Ovulation Induction
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Timed Intercourse with medical treatment to stimulate ovulation

Many women do not ovulate and therefore need medical treatment to stimulate ovulation. The most common cause of this is Polycystic Ovary Syndrome (PCOS).

Ovulation induction treatment:

Medications are given to stimulate the growth of eggs (oocytes). These include tablets containing clomiphene citrate e.g. Clomid, Fertomed, Clomihexal or fertility injections containing FSH (Follicle Stimulating Hormone) e.g. Gonal-F, Menopur. The treatment is carefully monitored using both ultrasound scans and blood tests. The follicles containing eggs can be easily seen on ultrasound scan. A follicle is a structure that produces an egg. The follicle also produces female hormone: estrogen and progesterone.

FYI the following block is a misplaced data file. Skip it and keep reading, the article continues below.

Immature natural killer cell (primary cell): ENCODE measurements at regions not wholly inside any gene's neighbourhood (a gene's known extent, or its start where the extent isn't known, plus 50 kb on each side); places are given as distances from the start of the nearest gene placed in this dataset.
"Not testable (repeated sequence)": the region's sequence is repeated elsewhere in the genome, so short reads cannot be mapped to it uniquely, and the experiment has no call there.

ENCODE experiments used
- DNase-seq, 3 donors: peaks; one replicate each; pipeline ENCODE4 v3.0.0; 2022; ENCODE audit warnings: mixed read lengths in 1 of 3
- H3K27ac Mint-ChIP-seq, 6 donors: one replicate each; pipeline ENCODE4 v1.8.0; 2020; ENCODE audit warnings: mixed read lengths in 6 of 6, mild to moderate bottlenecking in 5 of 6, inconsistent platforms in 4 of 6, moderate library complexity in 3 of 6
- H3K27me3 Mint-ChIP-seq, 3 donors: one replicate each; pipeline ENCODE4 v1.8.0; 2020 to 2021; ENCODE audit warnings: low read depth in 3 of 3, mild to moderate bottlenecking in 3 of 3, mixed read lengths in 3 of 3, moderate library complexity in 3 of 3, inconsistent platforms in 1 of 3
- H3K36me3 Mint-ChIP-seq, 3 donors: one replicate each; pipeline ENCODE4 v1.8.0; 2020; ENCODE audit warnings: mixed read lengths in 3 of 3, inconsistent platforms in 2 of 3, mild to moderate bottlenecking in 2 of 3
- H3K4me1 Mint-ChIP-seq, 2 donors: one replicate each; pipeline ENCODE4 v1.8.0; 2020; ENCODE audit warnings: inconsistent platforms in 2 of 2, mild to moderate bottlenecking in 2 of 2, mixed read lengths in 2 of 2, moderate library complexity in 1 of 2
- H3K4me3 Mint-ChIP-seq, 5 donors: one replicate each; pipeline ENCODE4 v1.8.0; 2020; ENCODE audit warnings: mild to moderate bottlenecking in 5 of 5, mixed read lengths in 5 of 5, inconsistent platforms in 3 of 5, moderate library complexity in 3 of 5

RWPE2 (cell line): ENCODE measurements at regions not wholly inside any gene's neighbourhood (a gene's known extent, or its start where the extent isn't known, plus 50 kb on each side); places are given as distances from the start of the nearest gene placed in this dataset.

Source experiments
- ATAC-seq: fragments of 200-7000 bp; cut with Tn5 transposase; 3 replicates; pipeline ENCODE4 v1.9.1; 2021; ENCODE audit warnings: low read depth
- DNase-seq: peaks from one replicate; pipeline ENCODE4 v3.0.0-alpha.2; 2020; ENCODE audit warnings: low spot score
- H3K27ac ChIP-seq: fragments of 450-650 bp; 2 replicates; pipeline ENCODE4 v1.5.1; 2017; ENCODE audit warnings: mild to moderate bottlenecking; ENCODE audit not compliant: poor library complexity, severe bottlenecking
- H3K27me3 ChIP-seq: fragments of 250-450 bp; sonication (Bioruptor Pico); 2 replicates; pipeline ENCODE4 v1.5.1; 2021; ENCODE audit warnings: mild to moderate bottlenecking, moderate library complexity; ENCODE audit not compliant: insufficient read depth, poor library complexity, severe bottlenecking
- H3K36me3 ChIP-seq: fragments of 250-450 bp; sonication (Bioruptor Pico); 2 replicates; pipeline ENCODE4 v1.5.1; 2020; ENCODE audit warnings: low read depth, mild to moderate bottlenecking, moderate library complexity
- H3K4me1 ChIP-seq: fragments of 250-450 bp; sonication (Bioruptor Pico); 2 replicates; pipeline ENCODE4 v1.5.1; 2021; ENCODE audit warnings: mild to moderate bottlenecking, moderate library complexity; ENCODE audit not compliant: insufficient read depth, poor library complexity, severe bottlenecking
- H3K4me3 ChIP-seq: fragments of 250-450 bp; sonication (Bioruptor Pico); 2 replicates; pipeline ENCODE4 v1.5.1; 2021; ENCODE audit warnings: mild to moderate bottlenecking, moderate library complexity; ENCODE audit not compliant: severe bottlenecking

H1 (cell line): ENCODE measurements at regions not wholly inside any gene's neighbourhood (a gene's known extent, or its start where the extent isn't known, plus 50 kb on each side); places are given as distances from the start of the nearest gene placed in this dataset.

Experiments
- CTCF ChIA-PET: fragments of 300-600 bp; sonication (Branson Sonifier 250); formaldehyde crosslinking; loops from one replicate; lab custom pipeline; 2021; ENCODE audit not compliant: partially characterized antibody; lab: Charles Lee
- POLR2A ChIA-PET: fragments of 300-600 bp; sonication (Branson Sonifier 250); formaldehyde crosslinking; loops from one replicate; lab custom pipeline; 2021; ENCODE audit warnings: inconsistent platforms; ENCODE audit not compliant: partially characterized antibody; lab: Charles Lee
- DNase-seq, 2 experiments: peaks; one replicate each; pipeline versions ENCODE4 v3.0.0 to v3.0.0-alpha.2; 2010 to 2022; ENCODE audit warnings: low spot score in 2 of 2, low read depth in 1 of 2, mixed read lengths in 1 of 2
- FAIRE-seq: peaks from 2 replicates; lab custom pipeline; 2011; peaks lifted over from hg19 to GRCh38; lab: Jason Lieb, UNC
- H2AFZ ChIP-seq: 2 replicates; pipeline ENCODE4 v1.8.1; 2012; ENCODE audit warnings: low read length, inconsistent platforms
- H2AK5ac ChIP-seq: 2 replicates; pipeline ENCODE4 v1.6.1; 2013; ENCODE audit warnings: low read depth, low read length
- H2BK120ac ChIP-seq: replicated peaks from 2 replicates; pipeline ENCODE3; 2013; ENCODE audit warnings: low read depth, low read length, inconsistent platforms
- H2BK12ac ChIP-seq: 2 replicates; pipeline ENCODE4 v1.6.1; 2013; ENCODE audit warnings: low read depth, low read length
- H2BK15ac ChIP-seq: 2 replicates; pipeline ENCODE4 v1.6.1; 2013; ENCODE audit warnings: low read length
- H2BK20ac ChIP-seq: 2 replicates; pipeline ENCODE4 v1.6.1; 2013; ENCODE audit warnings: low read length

Ovulation is triggered by using an injection called HCG (Human Chorionic Gonadotrophin) e.g. Ovidrel, Pregnyl. This is used to determine exactly when intercourse should occur.

In PCOS high insulin levels in the blood inhibit ovulation, and research has shown that insulin sensitising medications such as Metformin can be used to improve ovulation rates. These medications are usually used in the treatment of diabetes. Part of the standard investigations for PCOS now include a fasting blood test for glucose (sugar) and insulin levels.

Side effects of ovulation induction:

The most common side effects of Clomid tablets are headaches and hot flushes. Multiple follicles may develop during clomiphene citrate treatment, which can result in multiple pregnancies. Therefore, it is very important that the treatment is monitored with ultrasound scans to know exactly how many eggs are produced. One of the options that may be offered if too many follicles develop during treatment is to convert the timed intercourse cycle to IVF (in-vitro fertilisation) to avoid multiple pregnancies.